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CANcrypt Update: Better Security and CANopen FD support, shown at Embedded World 2018

February 20th, 2018 No comments

Today, EmSA released a software update for both the freely downloadable and the commercial version of CANcrypt. The update implements multiple recommendations from a security assessment.

As part of the NXP secure bootloader project, the experts at MathEmbedded did a security assessment of CANcrypt. The 43-page report examined possible attack vectors and potential weaknesses. Even to the original release the report stated: “We have not identified a straightforward attack that would allow an unauthorized attacker to easily accomplish all the steps [above].” But the latest update now fixes the discovered weaknesses or adds security notes and comments for application-specific configurations that need less security.

Just in time for the Embedded World 2018 in Nuremberg we can now show a first CANcrypt adaptation to CANopen FD. As CANopen FD already provides a direct, flexible communication method with USDO (Universal Service Data Object) supporting both broadcast and point-to-point communication, the easiest way to port the CANcrypt control messages to CANopen FD is to turn them into CANopen FD objects in the Object Dictionary. The CANcrypt control messages thus are “tunneled” through CANopen using dedicated Objects and USDO services. This allows implementing the CANcrypt grouping mechanism (similar to pairing, but for multiple devices). Authenticated messages are then exchanged based on a dynamically changing key. Each data transfer includes a random value that is used to continuously update the dynamic key.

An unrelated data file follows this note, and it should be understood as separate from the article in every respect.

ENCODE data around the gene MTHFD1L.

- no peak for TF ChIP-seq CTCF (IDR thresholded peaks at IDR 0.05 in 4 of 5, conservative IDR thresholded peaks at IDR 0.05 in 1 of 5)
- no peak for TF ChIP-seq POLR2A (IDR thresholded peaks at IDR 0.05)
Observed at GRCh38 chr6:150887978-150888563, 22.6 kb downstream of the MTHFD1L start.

Visit the CiA (CAN in Automation) at the Embedded World 2018 (hall 1, booth 1-630) to see the CANopen FD demonstrator and to learn more about CANcrypt. To download the free evaluation software or learn more about CANcrypt, visit our web pages for download and

A security #Meltdown, also for embedded systems?

January 10th, 2018 No comments

Meltdown and Spectre are considered by many to be the biggest security flaws in the history of computing, both in terms of numbers of affected devices (billions) and time they have been laying dormant (20 years). Whenever security issues like these that affect PCs and mobile devices become public, we take a look at how they might affect Embedded Systems as well. An inconvenient truth in our industry is that software in Embedded Systems does not get updated, to put it mildly, as often as regular desktop PCs. Sometimes that means “never”. That is why even “ancient” attack vectors like the WannaCry and its descendants such as Petya and NotPetya ramsomware can still cause major damage in various systems, even months or years after the underlying security issues have been made public.